Fear and love are incompatible.  Perfect love casts out fear. (1 John 4:15) So what gives?  How is it that we are fearless one moment, resting in God’s love, and in the next full of dread and worry?  Perhaps it is because somehow we equate suffering with a failure of God to keep his part of a bargain we imagine he has made with us.

What is the proper response of the Christian to the evil around us?  Yes, we must protect ourselves and loved ones from evil as best we can.  Among the wolves we must be wise as serpents and innocent as doves.  (Mt. 10:16) But we should not succumb to fearing what evil men do.

Do not be afraid of those who kill the body but cannot kill the soul. Rather, be afraid of the One who can destroy both soul and body in hell. Are not two sparrows sold for a penny? Yet not one of them will fall to the ground outside your Father’s care.  And even the very hairs of your head are all numbered.  So don’t be afraid; you are worth more than many sparrows.  Whoever acknowledges me before others, I will also acknowledge before my Father in heaven. But whoever disowns me before others, I will disown before my Father in heaven. Matthew 10:28-33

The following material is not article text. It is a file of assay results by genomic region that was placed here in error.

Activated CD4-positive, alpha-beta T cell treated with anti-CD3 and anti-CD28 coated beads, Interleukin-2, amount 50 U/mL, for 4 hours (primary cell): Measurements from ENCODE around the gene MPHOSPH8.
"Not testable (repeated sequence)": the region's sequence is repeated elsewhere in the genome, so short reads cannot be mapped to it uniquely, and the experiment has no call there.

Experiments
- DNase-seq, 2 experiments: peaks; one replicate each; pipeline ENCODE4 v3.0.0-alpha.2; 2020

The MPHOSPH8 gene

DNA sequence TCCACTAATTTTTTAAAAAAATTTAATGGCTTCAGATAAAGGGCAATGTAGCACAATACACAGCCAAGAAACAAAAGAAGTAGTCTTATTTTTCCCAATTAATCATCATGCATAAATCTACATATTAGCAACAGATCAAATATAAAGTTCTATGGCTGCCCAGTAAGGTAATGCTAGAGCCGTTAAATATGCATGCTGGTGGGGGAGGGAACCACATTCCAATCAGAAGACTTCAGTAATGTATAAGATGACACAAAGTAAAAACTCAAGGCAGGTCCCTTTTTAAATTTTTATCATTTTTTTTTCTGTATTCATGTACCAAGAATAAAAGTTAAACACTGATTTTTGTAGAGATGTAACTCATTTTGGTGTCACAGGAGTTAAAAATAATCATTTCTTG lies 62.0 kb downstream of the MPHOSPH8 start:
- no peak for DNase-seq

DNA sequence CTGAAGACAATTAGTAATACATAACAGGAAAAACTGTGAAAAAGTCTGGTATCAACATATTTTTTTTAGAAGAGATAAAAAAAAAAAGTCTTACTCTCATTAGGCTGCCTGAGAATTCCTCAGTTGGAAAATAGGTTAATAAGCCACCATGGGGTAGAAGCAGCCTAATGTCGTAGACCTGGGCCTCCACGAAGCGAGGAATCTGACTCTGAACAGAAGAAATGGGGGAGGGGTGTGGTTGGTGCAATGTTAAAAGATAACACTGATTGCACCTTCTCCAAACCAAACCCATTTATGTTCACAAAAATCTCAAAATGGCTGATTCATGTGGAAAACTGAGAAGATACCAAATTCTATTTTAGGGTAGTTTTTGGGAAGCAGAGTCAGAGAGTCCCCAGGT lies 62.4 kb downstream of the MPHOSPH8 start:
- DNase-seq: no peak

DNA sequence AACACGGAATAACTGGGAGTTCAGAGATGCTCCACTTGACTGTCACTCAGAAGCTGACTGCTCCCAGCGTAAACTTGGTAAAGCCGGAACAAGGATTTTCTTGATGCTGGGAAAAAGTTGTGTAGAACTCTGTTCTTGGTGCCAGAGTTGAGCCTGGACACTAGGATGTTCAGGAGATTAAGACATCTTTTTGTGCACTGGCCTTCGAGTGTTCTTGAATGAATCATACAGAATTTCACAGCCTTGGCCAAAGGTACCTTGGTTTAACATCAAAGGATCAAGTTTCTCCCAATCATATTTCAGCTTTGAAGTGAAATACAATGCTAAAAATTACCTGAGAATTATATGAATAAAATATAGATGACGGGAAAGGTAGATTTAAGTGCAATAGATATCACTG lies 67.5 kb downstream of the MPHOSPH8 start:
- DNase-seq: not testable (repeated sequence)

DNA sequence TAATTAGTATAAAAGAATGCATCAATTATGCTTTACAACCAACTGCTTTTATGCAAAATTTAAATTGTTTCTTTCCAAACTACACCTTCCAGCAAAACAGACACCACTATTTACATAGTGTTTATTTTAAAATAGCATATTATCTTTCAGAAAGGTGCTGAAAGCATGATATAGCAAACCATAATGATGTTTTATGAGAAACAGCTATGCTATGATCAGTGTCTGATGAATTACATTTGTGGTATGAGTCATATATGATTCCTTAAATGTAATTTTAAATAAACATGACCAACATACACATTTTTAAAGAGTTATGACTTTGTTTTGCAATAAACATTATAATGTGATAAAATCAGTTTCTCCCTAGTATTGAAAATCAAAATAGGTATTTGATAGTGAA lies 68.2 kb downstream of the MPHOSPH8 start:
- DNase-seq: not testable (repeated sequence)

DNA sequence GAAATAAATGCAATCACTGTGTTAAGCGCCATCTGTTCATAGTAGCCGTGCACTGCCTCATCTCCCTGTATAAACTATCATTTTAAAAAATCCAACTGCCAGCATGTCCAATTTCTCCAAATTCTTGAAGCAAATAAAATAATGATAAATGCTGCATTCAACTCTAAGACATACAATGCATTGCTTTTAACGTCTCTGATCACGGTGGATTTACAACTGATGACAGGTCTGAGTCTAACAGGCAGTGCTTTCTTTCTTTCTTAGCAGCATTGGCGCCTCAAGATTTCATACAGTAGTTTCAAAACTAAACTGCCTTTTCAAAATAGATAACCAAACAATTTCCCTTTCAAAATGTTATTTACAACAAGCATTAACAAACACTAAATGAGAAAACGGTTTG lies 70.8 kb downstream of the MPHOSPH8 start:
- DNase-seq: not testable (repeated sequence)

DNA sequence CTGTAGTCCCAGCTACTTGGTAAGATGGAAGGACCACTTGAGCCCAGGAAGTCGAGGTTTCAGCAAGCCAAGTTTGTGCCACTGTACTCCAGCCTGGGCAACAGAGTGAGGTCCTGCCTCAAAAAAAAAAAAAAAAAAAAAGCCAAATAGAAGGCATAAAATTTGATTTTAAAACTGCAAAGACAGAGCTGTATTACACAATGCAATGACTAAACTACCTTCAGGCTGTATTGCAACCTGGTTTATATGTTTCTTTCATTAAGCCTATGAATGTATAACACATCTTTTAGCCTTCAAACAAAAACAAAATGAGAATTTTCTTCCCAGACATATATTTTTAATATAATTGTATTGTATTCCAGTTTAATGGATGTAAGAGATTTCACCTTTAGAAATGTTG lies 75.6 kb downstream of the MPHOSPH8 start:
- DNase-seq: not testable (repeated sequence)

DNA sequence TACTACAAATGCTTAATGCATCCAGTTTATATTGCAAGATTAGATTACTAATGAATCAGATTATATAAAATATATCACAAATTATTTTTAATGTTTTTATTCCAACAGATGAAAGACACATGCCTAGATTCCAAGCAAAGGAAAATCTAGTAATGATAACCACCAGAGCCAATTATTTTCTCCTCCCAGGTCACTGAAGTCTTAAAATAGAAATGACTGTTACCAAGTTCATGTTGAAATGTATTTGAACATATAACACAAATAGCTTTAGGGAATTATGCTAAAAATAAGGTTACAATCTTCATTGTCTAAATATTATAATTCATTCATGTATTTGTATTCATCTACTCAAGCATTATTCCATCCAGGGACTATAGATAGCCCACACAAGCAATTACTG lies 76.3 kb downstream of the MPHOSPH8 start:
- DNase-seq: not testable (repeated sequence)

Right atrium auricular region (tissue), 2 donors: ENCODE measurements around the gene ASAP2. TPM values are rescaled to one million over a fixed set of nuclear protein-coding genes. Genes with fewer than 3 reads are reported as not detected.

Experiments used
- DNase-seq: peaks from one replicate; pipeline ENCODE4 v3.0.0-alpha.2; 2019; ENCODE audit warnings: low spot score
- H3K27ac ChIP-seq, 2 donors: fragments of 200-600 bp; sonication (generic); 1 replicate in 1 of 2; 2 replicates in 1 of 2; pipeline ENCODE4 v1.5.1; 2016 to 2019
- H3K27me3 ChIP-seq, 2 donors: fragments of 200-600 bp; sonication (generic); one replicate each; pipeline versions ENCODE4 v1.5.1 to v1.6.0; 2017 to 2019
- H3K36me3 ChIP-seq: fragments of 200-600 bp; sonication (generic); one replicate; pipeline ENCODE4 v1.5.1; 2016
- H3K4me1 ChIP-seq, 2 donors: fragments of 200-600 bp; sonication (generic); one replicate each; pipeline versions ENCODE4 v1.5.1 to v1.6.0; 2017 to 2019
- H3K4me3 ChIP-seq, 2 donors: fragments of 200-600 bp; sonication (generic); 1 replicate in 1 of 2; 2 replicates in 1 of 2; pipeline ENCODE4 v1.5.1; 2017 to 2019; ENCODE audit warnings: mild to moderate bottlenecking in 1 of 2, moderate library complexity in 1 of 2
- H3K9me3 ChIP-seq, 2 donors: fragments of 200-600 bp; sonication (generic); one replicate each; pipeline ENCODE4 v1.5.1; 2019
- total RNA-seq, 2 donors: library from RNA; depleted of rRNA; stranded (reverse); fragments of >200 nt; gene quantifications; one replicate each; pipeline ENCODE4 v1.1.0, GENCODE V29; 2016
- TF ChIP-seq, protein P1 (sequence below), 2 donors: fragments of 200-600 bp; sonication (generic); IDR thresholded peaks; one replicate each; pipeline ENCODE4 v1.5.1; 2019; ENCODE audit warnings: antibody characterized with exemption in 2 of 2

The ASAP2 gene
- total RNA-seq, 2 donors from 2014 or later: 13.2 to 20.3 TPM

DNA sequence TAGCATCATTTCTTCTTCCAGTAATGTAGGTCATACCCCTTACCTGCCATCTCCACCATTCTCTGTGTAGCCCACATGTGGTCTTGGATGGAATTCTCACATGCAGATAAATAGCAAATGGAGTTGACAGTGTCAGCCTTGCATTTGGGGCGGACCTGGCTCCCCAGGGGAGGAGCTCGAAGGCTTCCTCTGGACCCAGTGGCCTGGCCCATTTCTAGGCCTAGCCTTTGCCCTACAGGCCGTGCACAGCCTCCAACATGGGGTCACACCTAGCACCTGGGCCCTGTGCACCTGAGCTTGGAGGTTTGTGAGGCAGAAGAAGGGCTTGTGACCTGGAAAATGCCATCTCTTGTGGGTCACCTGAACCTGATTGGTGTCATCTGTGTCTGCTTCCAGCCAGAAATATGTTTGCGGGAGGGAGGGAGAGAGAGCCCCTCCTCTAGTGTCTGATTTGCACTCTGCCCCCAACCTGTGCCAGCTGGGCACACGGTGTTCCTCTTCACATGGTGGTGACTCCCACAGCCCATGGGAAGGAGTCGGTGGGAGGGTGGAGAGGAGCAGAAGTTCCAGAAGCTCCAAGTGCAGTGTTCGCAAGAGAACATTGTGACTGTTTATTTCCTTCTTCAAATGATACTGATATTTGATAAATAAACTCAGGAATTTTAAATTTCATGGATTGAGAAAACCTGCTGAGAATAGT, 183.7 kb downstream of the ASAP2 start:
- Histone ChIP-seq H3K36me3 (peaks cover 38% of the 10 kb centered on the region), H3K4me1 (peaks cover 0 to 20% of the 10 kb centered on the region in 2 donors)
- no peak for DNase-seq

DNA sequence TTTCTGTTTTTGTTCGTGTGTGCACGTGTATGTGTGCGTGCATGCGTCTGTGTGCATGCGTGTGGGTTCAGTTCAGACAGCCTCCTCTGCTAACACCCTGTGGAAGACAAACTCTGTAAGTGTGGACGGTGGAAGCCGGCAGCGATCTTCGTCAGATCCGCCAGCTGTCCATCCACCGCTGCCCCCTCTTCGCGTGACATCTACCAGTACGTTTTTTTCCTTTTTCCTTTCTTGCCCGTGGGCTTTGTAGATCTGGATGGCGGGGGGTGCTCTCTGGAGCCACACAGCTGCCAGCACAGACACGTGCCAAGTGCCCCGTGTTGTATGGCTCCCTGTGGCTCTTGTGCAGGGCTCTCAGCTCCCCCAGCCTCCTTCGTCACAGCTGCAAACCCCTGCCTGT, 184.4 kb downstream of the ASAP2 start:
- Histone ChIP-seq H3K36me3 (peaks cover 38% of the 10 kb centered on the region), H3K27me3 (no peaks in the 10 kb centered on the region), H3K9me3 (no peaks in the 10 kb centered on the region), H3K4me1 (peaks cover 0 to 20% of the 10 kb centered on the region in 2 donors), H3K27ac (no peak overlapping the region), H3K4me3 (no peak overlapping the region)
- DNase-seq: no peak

What if we simply took Jesus at his word and chose to obey him?  What if we stopped worrying about the evil in the world and instead found God’s peace through prayer and by thinking about what is true, honorable, just, pure, lovely and commendable (Philippians 4) resisting the devil’s attempts to convince us to do otherwise?

We would lessen the risk of our love growing cold.  We would be freer to store up treasure in heaven instead of treasure on earth.  We would be freer to love our fellow Christians, spread the gospel, love our enemies, go the extra mile and help the man beaten and robbed lying on the side of the road.

In times of tribulation, there are two kinds of people.  There are those whose love grows cold and those who stand firm in their faith.  Those who persevere in their faith will be eternally saved. (Mt. 24:12-13) God intends for his elect to persevere. He who began a good work in you will complete it. (Phil. 1:6)  Be encouraged by this truth.

As lawlessness and persecution increase and as we see the Day approaching, let us hold fast to our faith and spur one another on toward love and good deeds.  (Hebrews 10:23-25)